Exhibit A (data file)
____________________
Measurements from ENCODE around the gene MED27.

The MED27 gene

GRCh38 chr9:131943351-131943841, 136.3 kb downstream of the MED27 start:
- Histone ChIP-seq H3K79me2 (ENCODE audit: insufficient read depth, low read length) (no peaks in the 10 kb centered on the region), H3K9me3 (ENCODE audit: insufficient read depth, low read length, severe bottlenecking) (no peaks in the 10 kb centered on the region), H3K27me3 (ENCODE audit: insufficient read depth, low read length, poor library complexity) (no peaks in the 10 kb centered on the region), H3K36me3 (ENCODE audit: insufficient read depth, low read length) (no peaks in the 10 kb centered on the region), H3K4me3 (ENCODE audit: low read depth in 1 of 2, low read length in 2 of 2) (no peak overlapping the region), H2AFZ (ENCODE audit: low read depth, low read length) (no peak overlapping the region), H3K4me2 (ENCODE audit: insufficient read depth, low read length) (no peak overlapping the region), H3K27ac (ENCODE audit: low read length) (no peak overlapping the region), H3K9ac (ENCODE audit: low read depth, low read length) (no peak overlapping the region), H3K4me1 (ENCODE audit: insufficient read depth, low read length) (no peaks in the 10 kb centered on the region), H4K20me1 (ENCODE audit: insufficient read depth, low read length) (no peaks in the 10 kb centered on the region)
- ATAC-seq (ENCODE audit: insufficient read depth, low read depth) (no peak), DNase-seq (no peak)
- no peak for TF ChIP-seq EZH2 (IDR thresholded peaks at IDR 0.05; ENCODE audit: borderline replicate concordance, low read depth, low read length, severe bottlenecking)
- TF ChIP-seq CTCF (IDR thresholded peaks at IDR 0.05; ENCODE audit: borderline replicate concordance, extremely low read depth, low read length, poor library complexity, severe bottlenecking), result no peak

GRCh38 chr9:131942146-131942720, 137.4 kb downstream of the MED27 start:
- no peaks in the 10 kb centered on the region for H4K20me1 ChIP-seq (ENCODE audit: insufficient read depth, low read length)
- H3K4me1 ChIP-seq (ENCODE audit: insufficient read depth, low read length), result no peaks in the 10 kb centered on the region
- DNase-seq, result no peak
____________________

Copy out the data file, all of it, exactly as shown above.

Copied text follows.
Measurements from ENCODE around the gene MED27.

The MED27 gene

GRCh38 chr9:131943351-131943841, 136.3 kb downstream of the MED27 start:
- Histone ChIP-seq H3K79me2 (ENCODE audit: insufficient read depth, low read length) (no peaks in the 10 kb centered on the region), H3K9me3 (ENCODE audit: insufficient read depth, low read length, severe bottlenecking) (no peaks in the 10 kb centered on the region), H3K27me3 (ENCODE audit: insufficient read depth, low read length, poor library complexity) (no peaks in the 10 kb centered on the region), H3K36me3 (ENCODE audit: insufficient read depth, low read length) (no peaks in the 10 kb centered on the region), H3K4me3 (ENCODE audit: low read depth in 1 of 2, low read length in 2 of 2) (no peak overlapping the region), H2AFZ (ENCODE audit: low read depth, low read length) (no peak overlapping the region), H3K4me2 (ENCODE audit: insufficient read depth, low read length) (no peak overlapping the region), H3K27ac (ENCODE audit: low read length) (no peak overlapping the region), H3K9ac (ENCODE audit: low read depth, low read length) (no peak overlapping the region), H3K4me1 (ENCODE audit: insufficient read depth, low read length) (no peaks in the 10 kb centered on the region), H4K20me1 (ENCODE audit: insufficient read depth, low read length) (no peaks in the 10 kb centered on the region)
- ATAC-seq (ENCODE audit: insufficient read depth, low read depth) (no peak), DNase-seq (no peak)
- no peak for TF ChIP-seq EZH2 (IDR thresholded peaks at IDR 0.05; ENCODE audit: borderline replicate concordance, low read depth, low read length, severe bottlenecking)
- TF ChIP-seq CTCF (IDR thresholded peaks at IDR 0.05; ENCODE audit: borderline replicate concordance, extremely low read depth, low read length, poor library complexity, severe bottlenecking), result no peak

GRCh38 chr9:131942146-131942720, 137.4 kb downstream of the MED27 start:
- no peaks in the 10 kb centered on the region for H4K20me1 ChIP-seq (ENCODE audit: insufficient read depth, low read length)
- H3K4me1 ChIP-seq (ENCODE audit: insufficient read depth, low read length), result no peaks in the 10 kb centered on the region
- DNase-seq, result no peak